I'd like to see better choices in vending machines too.
 

ldy_solana

Cathlete
i don't think a few cupcakes here and there are an issue with me personally. and my daughter's school always lets me know when they have something so that if i do not want her to have that stuff i can send an alternative.

but being a school nutrition(cute name for cafeteria worker basically LOL) i have to agree our school lunches are deplorable. i blame the program directors, the school board, and the government. sorry but program directors and schools should push more for health options and government should let go of some of that red tape so that we can do it on a budget. most of our food is paid for by USDA government programs and what do they send! freezer burned french fries, "turkey" dogs(just b/c there's turkey in it doesn't make it less of a hot dog to me),canned fruits and veggies!!!

now we do offer fresh items such as fresh made salads,apples,bananas, and veggie cups but i think if we just offered this and steamed frozen veggies(frozen veggies don't have all the salt canned ones do) and not offer all this other tempting stuff then kids would take it. we live in a so-so city where many of the kids get free lunch so they will take what they can just to eat so i think pushing more healthy options would at least give them two meals(breakfast and lunch) that are healthy instead of what is good for the budget. we are only going to be paying for their health problems down the road if this keeps up.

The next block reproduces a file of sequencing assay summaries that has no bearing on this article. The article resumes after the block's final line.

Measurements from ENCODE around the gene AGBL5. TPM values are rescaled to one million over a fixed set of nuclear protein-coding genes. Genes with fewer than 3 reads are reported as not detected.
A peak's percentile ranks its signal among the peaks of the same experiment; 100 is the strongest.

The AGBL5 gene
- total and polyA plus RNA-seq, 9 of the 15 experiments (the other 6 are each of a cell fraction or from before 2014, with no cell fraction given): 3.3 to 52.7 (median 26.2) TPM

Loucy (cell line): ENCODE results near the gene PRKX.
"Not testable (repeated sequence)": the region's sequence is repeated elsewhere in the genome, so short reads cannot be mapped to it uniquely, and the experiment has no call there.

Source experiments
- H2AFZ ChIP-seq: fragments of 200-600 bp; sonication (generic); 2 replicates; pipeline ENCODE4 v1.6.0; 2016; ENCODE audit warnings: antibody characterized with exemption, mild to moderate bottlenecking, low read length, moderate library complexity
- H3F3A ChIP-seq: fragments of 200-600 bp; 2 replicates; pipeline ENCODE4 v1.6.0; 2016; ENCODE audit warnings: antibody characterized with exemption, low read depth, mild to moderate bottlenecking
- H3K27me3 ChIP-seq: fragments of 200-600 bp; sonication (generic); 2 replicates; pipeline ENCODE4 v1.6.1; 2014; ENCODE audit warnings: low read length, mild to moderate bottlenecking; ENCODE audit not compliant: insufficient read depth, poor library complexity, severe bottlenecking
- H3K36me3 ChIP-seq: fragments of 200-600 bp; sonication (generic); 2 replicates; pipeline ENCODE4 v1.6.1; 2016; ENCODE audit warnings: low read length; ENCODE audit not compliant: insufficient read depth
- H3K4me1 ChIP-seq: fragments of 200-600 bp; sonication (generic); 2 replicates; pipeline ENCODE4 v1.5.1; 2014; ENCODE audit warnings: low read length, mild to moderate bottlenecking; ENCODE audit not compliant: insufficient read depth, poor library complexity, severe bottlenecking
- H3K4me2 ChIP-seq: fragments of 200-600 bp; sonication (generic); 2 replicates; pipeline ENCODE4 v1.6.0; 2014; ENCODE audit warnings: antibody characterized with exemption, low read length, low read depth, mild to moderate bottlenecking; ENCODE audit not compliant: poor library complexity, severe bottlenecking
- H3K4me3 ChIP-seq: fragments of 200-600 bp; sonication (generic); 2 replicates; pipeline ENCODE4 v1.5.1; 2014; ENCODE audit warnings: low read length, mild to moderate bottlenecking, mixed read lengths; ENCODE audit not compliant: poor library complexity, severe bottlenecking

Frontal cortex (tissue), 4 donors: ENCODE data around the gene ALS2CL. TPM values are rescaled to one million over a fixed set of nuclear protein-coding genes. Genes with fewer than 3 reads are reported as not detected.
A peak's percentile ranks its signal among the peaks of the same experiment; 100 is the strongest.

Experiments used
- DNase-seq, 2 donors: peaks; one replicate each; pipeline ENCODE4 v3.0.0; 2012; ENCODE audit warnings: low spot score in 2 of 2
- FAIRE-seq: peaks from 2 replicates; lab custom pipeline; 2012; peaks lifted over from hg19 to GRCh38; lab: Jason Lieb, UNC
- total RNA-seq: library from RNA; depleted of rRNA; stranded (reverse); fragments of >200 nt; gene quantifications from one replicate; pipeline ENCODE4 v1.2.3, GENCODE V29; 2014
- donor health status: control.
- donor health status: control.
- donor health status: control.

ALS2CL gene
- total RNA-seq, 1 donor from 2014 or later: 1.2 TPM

i could never be a manager they would hate me to death for such thoughts LOL. just trying to pay my bills and i suck it up.

kassia
 

Boingo1

Cathlete
I think it's fine to have cupcakes/snacks for special occasions. And this comes from a mom of a child with Type 1 Diabetes. Even though I wasn't thrilled with the fact that he was eating something so sugary and his blood sugar would probably spike, I still thought that kids should get something like that on their birthday at school.

The kids also have Pizza Day as a reward, or this week they're doing Make Your Own Sundae.

And again, i don't have a problem with that either. It's fun for the kids! I really don't think it's these occasional treats that make for "bad" eaters and child obesity. It's at-home , take-out, drive-thru's, fast food and inactivity that is the problem!